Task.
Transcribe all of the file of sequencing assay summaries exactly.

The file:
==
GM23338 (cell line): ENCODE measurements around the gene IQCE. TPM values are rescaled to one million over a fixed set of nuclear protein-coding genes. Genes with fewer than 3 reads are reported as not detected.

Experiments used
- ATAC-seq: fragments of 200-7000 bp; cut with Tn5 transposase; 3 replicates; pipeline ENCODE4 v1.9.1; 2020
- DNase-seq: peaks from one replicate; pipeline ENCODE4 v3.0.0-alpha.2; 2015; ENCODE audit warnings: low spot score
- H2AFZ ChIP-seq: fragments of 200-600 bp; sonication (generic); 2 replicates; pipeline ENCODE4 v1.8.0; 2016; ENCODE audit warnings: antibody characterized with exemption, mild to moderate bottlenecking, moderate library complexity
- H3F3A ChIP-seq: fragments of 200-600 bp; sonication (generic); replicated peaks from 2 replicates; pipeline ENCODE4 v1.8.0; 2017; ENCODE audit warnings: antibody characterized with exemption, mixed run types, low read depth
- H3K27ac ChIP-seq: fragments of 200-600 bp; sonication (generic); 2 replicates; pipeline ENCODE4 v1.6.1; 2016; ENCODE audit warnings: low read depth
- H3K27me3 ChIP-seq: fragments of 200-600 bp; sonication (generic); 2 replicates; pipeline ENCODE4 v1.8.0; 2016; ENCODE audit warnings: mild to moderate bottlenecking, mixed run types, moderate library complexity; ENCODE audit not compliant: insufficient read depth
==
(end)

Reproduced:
GM23338 (cell line): ENCODE measurements around the gene IQCE. TPM values are rescaled to one million over a fixed set of nuclear protein-coding genes. Genes with fewer than 3 reads are reported as not detected.

Experiments used
- ATAC-seq: fragments of 200-7000 bp; cut with Tn5 transposase; 3 replicates; pipeline ENCODE4 v1.9.1; 2020
- DNase-seq: peaks from one replicate; pipeline ENCODE4 v3.0.0-alpha.2; 2015; ENCODE audit warnings: low spot score
- H2AFZ ChIP-seq: fragments of 200-600 bp; sonication (generic); 2 replicates; pipeline ENCODE4 v1.8.0; 2016; ENCODE audit warnings: antibody characterized with exemption, mild to moderate bottlenecking, moderate library complexity
- H3F3A ChIP-seq: fragments of 200-600 bp; sonication (generic); replicated peaks from 2 replicates; pipeline ENCODE4 v1.8.0; 2017; ENCODE audit warnings: antibody characterized with exemption, mixed run types, low read depth
- H3K27ac ChIP-seq: fragments of 200-600 bp; sonication (generic); 2 replicates; pipeline ENCODE4 v1.6.1; 2016; ENCODE audit warnings: low read depth
- H3K27me3 ChIP-seq: fragments of 200-600 bp; sonication (generic); 2 replicates; pipeline ENCODE4 v1.8.0; 2016; ENCODE audit warnings: mild to moderate bottlenecking, mixed run types, moderate library complexity; ENCODE audit not compliant: insufficient read depth